The forecast by IMD/ IITM also indicate the average AQI of Delhi to stay in 'Moderate/Poor' category with light rain/ drizzle expected in the coming days.
As the vibrant celebrations of Diwali unfolded across the country, a thick veil of smoke descended in its aftermath, revealing a disconcerting reality – the air quality in major cities reached hazardous levels. Among the top 10 most polluted cities globally, New Delhi, Mumbai, and Kolkata claimed their spots, serving as an urgent reminder of the persistent battle against air pollution in the country. Year after year, post-Diwali pollution casts a shadow over the festival. The spectacle of firecrackers, while a cherished tradition, adds a detrimental layer to the air we breathe.
New Delhi, with its air quality index soaring to 407, found itself in the hazardous category, a stark indication of the immediate health risks posed to its residents. Mumbai and Kolkata also grappled with concerning air quality figures, landing them among the global top 10. The aftermath prompts reflection on the efficacy of firecracker bans, a measure routinely announced but seemingly impossible to enforce. Despite efforts to curb their use, the tradition of lighting firecrackers persists, contributing significantly to the spike in air pollution during the festive season.
The disconnect between legislation and enforcement highlights the need for a comprehensive strategy, involving not only legal measures but also public awareness and engagement. Inquiries into the number of firecrackerrelated cases and the action taken by authorities shed light on the accountability aspect. The struggle to obtain responses from the Delhi Police underscores the challenges in implementing and monitoring regulations effectively. Addressing this issue requires a collaborative effort involving the government, law enforcement, and the community to ensure adherence to bans and regulations. It is noteworthy that the air quality crisis extends beyond Diwali festivities. Northern India experiences a seasonal deterioration in air quality as winter approaches, exacerbating the impact of vehicular emissions, industrial activities, construction dust, and agricultural waste burning. The postponement of vehicle restrictions in New Delhi due to a brief respite raises questions about the adaptability of measures in response to dynamic environmental conditions. The decision to ban construction activities and close schools demonstrates a commitment to safeguarding public health, but it also highlights the severity of the situation.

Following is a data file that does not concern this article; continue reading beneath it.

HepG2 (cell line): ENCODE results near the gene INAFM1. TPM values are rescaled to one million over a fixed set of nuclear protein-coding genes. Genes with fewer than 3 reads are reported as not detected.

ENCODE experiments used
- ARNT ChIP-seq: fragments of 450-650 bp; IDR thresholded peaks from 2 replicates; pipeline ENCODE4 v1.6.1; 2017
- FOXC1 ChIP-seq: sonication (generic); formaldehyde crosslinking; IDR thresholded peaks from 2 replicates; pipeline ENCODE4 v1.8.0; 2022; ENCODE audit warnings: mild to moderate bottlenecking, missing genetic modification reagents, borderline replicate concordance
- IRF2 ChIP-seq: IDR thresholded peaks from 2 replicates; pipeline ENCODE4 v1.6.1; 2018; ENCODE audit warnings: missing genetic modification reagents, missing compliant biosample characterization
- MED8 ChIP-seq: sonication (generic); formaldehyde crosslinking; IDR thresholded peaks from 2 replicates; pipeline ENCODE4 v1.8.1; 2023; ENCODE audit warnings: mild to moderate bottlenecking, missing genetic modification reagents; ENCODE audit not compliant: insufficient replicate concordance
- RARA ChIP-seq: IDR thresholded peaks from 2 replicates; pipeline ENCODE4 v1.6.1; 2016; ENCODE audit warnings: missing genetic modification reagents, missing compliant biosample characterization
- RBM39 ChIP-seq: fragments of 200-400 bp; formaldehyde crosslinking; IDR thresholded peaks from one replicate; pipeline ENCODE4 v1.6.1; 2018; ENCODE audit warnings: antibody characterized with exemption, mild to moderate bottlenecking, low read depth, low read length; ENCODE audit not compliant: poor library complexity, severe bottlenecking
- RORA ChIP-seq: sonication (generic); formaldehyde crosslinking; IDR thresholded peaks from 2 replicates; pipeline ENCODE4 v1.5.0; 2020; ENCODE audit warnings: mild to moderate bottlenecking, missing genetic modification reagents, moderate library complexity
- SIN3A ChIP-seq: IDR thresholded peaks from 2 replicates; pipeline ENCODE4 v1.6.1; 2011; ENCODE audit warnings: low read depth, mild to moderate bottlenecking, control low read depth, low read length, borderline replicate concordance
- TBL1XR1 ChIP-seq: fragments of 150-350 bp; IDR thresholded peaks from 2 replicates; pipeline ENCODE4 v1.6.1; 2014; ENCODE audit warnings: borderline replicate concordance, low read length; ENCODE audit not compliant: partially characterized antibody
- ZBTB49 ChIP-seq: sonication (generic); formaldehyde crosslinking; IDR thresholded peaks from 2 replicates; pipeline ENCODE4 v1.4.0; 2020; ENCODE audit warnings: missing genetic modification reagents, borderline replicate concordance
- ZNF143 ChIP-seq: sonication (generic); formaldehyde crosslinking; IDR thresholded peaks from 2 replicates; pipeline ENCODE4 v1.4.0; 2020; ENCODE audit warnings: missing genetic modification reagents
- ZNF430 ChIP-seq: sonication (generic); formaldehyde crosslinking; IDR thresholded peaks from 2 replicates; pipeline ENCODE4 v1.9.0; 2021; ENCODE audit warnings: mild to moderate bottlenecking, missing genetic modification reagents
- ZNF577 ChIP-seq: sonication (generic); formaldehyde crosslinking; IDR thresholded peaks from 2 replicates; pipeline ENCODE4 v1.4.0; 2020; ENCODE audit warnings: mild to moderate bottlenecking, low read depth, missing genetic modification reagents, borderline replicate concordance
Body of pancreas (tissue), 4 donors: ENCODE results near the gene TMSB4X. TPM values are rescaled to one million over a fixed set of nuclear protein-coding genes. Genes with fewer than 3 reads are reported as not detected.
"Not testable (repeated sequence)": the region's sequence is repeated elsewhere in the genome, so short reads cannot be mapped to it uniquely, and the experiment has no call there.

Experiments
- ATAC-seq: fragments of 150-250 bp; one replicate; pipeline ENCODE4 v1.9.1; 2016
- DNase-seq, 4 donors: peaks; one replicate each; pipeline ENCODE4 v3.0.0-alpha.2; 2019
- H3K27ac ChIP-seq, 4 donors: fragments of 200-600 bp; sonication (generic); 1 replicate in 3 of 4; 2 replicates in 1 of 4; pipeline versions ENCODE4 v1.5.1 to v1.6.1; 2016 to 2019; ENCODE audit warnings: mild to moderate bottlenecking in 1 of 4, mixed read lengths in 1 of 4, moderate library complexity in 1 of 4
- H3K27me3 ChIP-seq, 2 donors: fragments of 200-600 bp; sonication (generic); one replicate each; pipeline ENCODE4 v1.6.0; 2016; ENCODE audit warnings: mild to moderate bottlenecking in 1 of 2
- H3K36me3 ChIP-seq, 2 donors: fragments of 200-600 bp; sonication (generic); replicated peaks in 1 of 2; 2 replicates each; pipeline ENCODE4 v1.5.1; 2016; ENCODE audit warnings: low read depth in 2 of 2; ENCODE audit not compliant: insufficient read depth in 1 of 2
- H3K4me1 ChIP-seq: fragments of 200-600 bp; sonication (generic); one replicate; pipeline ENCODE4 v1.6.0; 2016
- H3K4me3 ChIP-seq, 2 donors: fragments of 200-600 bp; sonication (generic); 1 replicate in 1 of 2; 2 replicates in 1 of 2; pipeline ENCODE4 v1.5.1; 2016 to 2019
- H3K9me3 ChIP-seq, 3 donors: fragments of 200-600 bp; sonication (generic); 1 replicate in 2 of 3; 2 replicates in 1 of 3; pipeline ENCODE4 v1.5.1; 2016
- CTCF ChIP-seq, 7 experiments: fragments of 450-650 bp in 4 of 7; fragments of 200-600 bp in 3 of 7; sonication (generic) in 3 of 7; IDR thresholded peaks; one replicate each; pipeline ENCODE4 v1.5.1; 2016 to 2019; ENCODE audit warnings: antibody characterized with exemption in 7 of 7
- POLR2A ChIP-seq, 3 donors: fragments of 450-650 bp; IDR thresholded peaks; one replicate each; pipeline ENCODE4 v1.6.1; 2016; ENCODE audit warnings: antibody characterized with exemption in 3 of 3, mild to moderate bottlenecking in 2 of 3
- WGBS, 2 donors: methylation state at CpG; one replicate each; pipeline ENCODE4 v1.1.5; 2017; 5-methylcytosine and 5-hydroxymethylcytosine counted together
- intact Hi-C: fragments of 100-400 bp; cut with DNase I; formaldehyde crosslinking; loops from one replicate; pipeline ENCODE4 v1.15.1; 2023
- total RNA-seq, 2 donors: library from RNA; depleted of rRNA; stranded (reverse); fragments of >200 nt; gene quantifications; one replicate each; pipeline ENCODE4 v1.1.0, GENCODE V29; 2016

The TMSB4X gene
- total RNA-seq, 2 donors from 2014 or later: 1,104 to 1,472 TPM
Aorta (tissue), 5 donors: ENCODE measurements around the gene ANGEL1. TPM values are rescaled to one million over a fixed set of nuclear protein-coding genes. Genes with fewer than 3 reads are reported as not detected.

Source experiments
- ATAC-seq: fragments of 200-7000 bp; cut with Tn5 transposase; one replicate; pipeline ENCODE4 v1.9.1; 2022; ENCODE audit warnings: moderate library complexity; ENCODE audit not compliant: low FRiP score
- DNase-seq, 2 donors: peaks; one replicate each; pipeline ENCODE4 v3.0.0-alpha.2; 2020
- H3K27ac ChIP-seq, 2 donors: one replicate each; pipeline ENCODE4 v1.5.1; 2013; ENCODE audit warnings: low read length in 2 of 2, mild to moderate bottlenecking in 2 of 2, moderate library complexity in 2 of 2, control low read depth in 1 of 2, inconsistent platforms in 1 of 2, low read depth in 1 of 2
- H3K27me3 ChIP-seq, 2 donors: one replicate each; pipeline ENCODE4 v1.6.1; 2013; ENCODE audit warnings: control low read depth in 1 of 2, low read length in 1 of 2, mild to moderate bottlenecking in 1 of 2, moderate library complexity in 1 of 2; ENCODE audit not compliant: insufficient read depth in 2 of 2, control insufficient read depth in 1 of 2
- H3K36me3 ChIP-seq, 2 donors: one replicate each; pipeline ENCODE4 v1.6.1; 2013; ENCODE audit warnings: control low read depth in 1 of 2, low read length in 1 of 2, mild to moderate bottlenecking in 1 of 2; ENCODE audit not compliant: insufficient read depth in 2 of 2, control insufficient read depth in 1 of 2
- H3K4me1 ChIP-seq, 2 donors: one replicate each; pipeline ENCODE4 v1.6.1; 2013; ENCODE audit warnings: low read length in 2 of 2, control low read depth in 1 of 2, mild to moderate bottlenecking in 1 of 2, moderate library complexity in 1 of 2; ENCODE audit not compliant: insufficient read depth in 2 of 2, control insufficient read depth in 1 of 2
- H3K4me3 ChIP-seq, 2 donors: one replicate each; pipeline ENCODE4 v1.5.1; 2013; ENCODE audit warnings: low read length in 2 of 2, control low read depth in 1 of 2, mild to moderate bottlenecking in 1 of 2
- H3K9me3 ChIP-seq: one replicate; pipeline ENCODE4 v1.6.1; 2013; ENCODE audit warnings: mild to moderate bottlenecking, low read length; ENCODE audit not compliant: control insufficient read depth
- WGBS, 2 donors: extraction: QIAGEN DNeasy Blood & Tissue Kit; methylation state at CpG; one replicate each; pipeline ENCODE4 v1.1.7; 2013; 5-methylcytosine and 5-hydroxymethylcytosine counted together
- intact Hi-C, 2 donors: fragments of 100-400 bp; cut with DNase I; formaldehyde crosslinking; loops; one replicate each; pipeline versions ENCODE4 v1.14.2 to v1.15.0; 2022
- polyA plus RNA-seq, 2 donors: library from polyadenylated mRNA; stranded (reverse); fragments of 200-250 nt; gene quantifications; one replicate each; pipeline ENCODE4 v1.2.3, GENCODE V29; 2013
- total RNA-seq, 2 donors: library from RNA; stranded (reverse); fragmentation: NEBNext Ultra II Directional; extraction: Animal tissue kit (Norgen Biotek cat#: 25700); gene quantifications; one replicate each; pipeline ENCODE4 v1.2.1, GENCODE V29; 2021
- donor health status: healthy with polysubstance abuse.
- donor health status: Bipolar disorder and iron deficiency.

These temporary measures underscore the need for more sustainable, long-term solutions. Initiatives promoting cleaner technologies, increased green spaces, and a shift towards renewable energy sources can contribute to mitigating the root causes of air pollution. The post-Diwali air pollution crisis in Indian cities demands a multifaceted approach. Beyond immediate measures to address the aftermath of festivities, there is a pressing need for sustained efforts in enforcing bans, raising public awareness, and implementing long-term solutions. The battle against air pollution is not a fleeting one. It requires a collective commitment to securing a healthier and cleaner future for all.